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What's the easiest way to produce a visualization of Mercurial revision tree using Python (ideally, Python 3)?

I am guessing it would have to be through a combination 2 libraries: one that provides an interface to the Mercurial repository, and one that visualizes graphs.

Use case: we have written a (pure Python) continuous integration testing module. We'd like it to display the revision tree, marking each node as "passed", "failed", "in progress", "not tested" or something along these lines.

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Hmm, how about parse the visualization from hg glog with Python and mark the nodes as needed? Seems like that'd save lots of work –  Kay Zhu Oct 27 '12 at 3:05
Both look great, thanks! Can you post them as answers? I'll probably go with hg glog. –  max Oct 27 '12 at 10:34

2 Answers 2

For the visualization part, I would check out NetworkX. It is a Python library that lets you do graph/network processing, import/export, and visualization.

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Here, have my script:

#!/usr/bin/env python
from itertools import chain
import hglib
#from pygraphviz import *

repo = hglib.open('.')

log = dict((t[0], t) for t in repo.log())
def graph(): return dict((v, []) for v in log)

forward, backward, jump = (graph() for i in range(3))

for target in log:
    for parent in repo.parents(target) or []:
        source = parent[0]

def endpoint(v):
    if len(forward[v]) != 1: return True
    if len(backward[forward[v][0]]) != 1: return True
    if len(backward[v]) != 1: return True
    if len(forward[backward[v][0]]) != 1: return True

for v in forward:
    if endpoint(v):
        w = v
        while len(forward[w]) == 1 == len(backward[forward[w][0]]):
            w = forward[w][0]
        jump[v] = w
    else: del jump[v]

def vertex(tupl): return 'v' + tupl[1][:5]

print 'digraph {'

colors = ['red', 'green', 'blue', 'yellow', 'cyan', 'magenta',
          'orange', 'chartreuse']
authors = dict()

for v in sorted(forward, key=int):
    if not endpoint(v) or v not in jump: continue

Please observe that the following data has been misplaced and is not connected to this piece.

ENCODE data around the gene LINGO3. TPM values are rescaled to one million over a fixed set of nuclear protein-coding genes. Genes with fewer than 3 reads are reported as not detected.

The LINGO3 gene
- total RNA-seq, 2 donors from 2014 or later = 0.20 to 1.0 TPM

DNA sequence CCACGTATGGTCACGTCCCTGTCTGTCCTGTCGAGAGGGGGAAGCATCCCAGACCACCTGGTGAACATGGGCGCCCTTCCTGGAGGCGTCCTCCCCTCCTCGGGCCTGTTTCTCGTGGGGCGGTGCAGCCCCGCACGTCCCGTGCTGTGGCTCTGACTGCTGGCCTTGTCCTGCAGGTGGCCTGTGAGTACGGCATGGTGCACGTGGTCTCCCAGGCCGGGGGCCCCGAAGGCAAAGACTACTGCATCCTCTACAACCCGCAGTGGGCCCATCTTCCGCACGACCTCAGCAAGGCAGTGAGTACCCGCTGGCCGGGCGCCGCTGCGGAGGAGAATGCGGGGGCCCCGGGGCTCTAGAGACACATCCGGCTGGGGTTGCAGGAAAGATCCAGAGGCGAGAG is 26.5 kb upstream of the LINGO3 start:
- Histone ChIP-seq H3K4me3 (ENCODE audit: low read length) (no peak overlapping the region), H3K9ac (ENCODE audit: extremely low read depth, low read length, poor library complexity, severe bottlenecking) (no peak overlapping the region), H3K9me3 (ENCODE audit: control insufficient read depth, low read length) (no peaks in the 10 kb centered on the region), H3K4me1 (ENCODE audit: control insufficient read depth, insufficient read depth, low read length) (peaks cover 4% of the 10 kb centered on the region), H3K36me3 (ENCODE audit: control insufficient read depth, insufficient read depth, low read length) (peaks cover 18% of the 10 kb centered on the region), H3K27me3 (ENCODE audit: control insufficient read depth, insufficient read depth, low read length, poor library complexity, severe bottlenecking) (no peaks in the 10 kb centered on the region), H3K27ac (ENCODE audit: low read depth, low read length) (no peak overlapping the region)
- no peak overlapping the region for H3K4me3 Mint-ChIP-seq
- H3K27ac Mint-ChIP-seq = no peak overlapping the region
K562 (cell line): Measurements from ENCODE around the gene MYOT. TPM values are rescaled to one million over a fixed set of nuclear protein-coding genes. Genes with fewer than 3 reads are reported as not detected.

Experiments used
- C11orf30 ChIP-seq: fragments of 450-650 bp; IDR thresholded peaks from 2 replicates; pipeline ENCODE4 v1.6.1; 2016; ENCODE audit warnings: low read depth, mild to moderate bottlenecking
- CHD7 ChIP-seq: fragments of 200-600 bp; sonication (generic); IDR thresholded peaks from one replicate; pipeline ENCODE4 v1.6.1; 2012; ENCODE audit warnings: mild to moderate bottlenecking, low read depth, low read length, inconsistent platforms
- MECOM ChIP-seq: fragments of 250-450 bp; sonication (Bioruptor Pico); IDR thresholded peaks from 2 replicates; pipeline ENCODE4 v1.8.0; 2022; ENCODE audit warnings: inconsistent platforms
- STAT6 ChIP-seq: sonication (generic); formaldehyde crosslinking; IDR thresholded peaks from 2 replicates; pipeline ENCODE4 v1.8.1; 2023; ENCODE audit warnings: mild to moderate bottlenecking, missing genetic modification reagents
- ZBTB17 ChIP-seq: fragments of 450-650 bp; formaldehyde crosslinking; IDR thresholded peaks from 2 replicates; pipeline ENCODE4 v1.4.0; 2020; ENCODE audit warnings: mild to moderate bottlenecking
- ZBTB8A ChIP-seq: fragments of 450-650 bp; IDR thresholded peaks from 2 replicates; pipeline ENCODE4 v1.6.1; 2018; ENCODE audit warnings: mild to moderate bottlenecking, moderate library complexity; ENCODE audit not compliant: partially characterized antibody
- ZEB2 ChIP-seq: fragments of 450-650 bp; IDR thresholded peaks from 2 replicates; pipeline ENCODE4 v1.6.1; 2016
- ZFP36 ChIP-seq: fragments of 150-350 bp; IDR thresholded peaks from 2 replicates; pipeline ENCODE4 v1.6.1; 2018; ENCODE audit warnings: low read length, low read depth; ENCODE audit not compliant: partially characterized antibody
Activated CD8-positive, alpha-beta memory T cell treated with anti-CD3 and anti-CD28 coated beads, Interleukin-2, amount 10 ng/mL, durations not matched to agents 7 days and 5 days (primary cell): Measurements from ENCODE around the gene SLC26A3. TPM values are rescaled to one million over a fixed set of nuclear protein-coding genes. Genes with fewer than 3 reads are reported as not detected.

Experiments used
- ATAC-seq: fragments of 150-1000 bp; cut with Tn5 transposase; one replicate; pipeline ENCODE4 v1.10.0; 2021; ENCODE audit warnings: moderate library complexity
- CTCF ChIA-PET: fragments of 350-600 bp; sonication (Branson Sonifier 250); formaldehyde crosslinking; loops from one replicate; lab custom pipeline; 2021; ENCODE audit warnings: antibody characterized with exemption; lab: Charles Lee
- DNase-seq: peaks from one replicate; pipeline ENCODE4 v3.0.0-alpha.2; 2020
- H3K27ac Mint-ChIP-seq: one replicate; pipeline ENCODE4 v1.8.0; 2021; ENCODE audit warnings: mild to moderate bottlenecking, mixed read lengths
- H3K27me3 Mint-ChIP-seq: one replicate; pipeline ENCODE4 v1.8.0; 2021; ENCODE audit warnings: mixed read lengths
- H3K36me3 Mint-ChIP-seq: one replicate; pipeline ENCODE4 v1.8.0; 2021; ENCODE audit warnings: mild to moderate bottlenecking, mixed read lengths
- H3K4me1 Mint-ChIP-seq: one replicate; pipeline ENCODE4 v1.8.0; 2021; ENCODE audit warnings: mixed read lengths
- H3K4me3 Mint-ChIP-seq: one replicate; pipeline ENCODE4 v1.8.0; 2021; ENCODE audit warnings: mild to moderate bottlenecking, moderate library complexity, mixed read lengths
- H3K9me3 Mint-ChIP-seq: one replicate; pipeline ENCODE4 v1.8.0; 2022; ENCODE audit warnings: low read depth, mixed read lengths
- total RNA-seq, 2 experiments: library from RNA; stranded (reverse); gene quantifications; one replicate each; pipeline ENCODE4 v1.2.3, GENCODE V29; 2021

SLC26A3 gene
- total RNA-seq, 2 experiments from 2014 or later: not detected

node = 'v%s' % v
    if jump[v] != v:
        sep = '+' if forward[v] == jump[v] else '::'
        label = '%s%s%s' % (v, sep, jump[v])
        assert int(jump[v]) > int(v)
        v = jump[v]
        del jump[v]
        label = v
    author = log[v][4]
    print '// %s' % author
    if author not in authors: authors[author] = colors[len(authors) %
    attrs = dict(color=authors[author], label=label, style='bold').items()
    print '\t%s [%s]' % (node, ','.join('%s="%s"' % kv for kv in attrs))
    for w in forward[v]: print '\t%s -> v%s' % (node, w)

print '}'

As you can tell, I use hglib to get at the Mercurial data (hglib.open('.').log() is a list of tuples, one per commit). I use graphviz for visualization. No library, I just *print* the damn thing ;-)

I run the script plus graphviz like this:

python version-dag.py > log.dot ; dot -Tpdf log.dot -o log.pdf

... and then look at the glorious .pdf file. Graphviz can do png, eps and perhaps other formats. The jump dictionary is for compression single-parent-paths down to a single node. Enjoy :)

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Doesn't look glorious to me. Gives me a directed graph with just changeset number. Which is even less useful than hg log. Am I missing something? –  Sid Sarasvati Sep 24 '14 at 23:45
Eh, it does give you an overview of the branching structure, which to be fair is maybe not so glorious. But: it should be a small matter to tweak the output and include, say, diffstat numbers or continuous integration output (if you have the data at hand, e.g. in a file). –  Jonas Kölker Sep 25 '14 at 15:17
Or at least include branch name? –  Sid Sarasvati Sep 27 '14 at 1:11
You can add in that as well, sure :) –  Jonas Kölker Sep 27 '14 at 17:21
Yes. But my previous question was more of a cry for help than a statement. Can you make the changes and repost the script –  Sid Sarasvati Sep 29 '14 at 15:11

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